Some weird stuff is going down at 12:37 a.m.

By Ray Rahman
February 11, 2015 at 07:36 PM EST
CBS

Since the beginning of the year, CBS’ The Late Late Show has been in transition. Its former host Craig Ferguson stepped down on Dec. 19, and new host James Corden doesn’t start until March 23. In the meantime, the show has soldiered on with a rotating cast of emcees—people like Judd Apatow, John Mayer, Sean Hayes, and Whitney Cummings. The revolving door has allowed some of the strangest and most exciting things on TV to happen—because for the first time in a long while, a late-night show is giving viewers the impression that anything can happen. Simply put, there are no rules.

Each guest host puts his or her own spin on the job, but they all have one thing in common: They have nothing at stake. They aren’t competing for a job, they don’t have to worry about ratings, and they’re allowed to bring their friends—or in some cases, family—as guests.

When comedian Jim Gaffigan hosted on Jan. 19, he brought his five children to perform a song and interviewed his wife about their babysitter (who turned out to be Batman). Mayer got Andy Cohen to retell a dream he had about the singer (“I think it was PG, headed toward another direction”), covered Jeff Buckley’s version of “Lilac Wine” with John Legend, and had a surreal conversation with the two sharks that danced with Katy Perry at the Super Bowl. Apatow shared family photos and moderated a conversation between Lena Dunham and Adam Sandler involving Brooklyn fashion and Taylor Swift. Regis Philbin’s turn as guest host involved a surprisingly candid, freewheeling interview with David Letterman and Paul Shaffer. (Fortunately, you can watch everything you’ve missed so far on The Late Late Show‘s YouTube page.)

These unscripted moments give us exactly what we want from a talk show: surprising conversation. We get to see celebrities riff the way they might when there are no cameras. No one’s guard is up, no one’s plugging anything. Everyone’s just…chill. It’s enough to make you wonder: Why can’t a talk show always be like this?

Apatow, for one, enjoys the format. “Having a lot of hosts over a short period of time is a fun oddity,” he tells EW, adding that the friends-as-guests formula adds a certain unplanned magic: “I knew we would have things to talk about that other talk-show hosts wouldn’t know to ask.” On his second night, Apatow invited Garry Shandling and Jeff Goldblum, since he knew they were friends. “They had strange things to talk about that other people wouldn’t.” For instance, viewers learned that Shandling and Goldblum share a therapist who, much to Shandling’s horror, ended up getting tipsy and dancing at Goldblum’s wedding. “I knew it wouldn’t be just one person but all of us talking—a little bit like how people spoke on those shows in the ’70s. And that’s fun—becaue when do you get to see Adam and Lena talk? And to see how they relate to each other?”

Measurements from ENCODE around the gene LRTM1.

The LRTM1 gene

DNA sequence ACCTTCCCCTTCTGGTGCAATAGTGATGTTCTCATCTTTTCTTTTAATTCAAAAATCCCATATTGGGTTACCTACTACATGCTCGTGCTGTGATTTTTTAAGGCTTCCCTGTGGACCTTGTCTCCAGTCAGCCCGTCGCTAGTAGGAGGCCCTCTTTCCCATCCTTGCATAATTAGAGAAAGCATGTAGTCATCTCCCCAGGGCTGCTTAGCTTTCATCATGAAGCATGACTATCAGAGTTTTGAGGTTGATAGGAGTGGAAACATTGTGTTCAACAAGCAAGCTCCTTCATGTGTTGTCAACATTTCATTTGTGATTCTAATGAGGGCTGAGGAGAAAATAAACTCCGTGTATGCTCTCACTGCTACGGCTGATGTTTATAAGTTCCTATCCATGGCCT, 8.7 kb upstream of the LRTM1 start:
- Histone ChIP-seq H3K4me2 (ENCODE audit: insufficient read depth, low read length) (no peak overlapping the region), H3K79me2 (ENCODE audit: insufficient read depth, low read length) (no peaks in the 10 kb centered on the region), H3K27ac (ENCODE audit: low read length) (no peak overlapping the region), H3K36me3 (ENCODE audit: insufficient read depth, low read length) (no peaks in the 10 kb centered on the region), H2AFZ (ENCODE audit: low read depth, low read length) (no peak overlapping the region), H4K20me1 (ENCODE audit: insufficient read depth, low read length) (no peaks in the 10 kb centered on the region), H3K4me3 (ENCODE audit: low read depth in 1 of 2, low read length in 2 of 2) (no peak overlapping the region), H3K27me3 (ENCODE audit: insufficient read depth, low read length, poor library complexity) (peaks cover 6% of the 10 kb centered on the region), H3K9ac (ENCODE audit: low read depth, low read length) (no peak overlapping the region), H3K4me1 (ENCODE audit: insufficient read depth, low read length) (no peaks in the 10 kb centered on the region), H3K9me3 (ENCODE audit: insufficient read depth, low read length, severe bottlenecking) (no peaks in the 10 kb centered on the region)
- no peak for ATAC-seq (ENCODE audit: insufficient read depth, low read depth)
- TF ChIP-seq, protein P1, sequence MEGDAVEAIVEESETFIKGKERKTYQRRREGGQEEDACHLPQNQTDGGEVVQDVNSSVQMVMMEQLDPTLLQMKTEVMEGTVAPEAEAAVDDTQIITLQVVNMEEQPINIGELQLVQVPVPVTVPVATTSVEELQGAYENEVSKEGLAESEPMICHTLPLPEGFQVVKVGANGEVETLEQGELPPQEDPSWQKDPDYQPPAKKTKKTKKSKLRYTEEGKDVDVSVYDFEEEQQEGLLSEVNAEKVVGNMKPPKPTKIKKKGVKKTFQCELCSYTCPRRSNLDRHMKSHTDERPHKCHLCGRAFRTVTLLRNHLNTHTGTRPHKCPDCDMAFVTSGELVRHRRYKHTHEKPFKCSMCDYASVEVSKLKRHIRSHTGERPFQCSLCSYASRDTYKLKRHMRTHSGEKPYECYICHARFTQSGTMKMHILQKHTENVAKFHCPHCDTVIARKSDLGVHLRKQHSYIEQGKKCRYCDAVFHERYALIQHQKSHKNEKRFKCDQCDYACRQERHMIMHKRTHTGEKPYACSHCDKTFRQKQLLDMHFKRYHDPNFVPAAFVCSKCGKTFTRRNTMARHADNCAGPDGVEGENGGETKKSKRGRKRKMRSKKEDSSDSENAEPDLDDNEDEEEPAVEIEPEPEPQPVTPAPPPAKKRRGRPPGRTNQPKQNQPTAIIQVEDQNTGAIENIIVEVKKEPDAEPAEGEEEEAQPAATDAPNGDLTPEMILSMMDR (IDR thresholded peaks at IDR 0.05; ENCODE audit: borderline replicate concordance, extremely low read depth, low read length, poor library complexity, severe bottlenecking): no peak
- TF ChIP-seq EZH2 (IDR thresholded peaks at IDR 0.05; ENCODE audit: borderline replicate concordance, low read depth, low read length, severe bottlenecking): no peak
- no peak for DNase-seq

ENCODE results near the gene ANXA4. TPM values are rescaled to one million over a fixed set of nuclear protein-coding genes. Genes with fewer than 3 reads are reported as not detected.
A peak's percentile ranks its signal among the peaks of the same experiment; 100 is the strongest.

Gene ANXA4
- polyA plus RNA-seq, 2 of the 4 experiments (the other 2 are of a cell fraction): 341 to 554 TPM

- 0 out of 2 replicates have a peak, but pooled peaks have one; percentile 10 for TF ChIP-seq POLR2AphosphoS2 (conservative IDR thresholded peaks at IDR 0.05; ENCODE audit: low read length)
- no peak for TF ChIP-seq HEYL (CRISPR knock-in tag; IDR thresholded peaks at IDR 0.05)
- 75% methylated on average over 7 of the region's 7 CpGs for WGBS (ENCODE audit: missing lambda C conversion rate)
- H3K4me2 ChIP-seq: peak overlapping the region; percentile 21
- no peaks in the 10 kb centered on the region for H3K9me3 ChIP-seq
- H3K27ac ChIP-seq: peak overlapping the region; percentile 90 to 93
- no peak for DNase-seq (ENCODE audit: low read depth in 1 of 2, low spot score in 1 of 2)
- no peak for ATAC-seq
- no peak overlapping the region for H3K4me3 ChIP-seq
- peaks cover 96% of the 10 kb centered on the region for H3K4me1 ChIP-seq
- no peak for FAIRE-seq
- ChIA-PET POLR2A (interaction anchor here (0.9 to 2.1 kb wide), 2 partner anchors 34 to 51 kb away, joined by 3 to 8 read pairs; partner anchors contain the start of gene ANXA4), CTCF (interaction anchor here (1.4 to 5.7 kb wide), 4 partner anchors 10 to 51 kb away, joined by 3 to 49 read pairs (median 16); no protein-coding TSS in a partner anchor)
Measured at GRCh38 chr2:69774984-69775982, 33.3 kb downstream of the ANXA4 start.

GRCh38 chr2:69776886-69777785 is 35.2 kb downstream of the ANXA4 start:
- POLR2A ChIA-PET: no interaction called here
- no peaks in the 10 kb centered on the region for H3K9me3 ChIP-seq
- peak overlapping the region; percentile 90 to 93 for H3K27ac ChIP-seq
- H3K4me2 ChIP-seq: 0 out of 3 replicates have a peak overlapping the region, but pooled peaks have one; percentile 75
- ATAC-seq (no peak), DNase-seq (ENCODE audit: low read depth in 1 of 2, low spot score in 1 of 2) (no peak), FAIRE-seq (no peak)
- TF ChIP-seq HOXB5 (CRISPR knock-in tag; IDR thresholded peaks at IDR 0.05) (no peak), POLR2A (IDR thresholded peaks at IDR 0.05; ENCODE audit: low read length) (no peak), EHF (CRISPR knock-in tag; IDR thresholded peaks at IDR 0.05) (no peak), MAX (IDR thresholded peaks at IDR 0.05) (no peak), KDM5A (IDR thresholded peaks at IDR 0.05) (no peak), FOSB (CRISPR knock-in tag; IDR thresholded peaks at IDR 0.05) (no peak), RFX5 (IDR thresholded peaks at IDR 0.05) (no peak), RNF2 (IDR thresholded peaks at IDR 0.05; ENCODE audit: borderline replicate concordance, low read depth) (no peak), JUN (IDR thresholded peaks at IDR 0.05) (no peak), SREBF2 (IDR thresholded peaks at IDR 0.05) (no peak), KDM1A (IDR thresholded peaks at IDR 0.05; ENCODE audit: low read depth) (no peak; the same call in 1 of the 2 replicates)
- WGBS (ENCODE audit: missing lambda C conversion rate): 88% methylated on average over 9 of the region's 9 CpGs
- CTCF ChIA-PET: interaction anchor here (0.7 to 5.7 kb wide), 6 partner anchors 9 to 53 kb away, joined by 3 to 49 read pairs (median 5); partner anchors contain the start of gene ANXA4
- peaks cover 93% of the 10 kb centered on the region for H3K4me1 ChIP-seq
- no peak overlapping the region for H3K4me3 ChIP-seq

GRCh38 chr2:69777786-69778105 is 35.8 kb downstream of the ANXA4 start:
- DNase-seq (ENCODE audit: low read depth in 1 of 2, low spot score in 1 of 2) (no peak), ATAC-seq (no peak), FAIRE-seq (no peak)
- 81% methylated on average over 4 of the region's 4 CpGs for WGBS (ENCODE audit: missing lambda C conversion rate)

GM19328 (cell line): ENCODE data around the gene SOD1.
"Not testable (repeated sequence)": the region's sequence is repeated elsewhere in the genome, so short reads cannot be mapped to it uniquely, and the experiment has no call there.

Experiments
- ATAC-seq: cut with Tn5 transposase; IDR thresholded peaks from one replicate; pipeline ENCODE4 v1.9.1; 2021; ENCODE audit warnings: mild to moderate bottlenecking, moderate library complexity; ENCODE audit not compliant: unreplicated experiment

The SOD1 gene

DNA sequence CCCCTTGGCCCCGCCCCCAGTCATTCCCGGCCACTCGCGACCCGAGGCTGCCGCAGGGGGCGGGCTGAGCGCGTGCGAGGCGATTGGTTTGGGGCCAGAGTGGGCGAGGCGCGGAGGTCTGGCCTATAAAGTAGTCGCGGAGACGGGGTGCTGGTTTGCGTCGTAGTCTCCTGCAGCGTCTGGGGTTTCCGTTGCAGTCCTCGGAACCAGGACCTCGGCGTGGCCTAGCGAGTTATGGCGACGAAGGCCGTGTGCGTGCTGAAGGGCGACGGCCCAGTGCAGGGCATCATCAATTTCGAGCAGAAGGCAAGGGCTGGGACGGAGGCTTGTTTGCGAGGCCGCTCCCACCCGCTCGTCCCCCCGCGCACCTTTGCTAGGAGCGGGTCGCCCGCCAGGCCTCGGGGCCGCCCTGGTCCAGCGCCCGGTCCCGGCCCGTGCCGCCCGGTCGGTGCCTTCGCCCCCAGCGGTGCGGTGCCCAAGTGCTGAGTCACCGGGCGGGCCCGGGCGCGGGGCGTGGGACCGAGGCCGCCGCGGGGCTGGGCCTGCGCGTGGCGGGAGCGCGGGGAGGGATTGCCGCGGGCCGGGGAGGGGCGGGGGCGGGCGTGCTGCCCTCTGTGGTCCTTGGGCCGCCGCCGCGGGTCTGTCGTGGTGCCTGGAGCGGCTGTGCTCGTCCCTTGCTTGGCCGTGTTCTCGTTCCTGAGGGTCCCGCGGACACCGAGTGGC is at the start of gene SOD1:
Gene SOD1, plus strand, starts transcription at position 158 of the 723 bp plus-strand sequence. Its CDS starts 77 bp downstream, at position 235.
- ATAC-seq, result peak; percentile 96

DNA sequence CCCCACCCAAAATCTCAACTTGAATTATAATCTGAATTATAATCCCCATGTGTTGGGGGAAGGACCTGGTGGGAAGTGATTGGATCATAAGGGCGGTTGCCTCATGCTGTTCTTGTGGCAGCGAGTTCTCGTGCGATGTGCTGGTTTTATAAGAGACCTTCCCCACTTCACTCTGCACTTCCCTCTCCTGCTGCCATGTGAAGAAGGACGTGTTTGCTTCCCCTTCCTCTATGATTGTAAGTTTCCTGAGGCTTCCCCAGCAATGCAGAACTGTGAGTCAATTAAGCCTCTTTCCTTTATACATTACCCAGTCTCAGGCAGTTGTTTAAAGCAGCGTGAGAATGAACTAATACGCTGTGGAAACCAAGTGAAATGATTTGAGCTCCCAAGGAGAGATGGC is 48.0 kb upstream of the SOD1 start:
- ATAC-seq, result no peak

Apatow adds that he had a failproof method of making sure things felt loose: “I’ve noticed that whenever I do well as a guest on a talk show, almost nobody calls me. So I convinced myself that absolutely no one was watching, and that made me feel better.”

Even when things haven’t gone right, the show has been a blast. Case in point: Adam Pally, whose stint happened during a snowstorm without an audience or a proper set. It was one of the most delightfully bizarre hours of television to air in a while, due in large part to the hilariously improvised banter between Pally and his collaborator Ben Schwartz. Apatow himself called it “riotously funny.” That’s news to Pally’s ears: “I don’t think CBS even knows that the show aired,” he says. “I kind of was like, ‘Okay, I don’t know what I’m doing, but I’ve been improvising with Ben for 12 years, and I know him very well.’ So I just thought, ‘If I’m not going to have an audience or do a traditional talk show, I should have as much fun as I can.’ ” 

Pally attributes the show’s off-the-cuff nature to the fact that the network’s too distracted with other things. “Literally, I think it was an afterthought [for CBS]. The truth is, they’ve got to launch two late-night shows with, like, billions of dollars worth of sponsorships [at stake]. To have one talk show with a marginal comedian, I just don’t think it’s as important to them as other thingss—as it shouldn’t be.” But he does adds that CBS has reached out to him since the taping: “I just got a call today that they wanted me to come in. I don’t know when that’s happening, but I’m also not sure if it’s just because they think I filed too many expense reports or something. I think I might be going to the principal’s office, but that’s okay. I deserve it.”

With one month left, there’s still a lot of fun to be had on the The Late Late Show. Some of the guest hosts you can expect to see include: Thomas Lennon with guest “Weird Al” Yankovic and Natasha Leggero on Feb. 17; Will Arnett with Jimmy Kimmel, David Cross, and John Krasinski on Feb. 20; Kunal Nayyar with Bob Newhart on Feb. 26—and much more. One person who probably won’t be on, though? Judd Apatow. “I’d run out of friends to invite in one more day,” he jokes. “And besides, the lack of interest from Hollywood was resounding.” Well, we’re certainly into it—but maybe it’s better if CBS thinks we aren’t watching.

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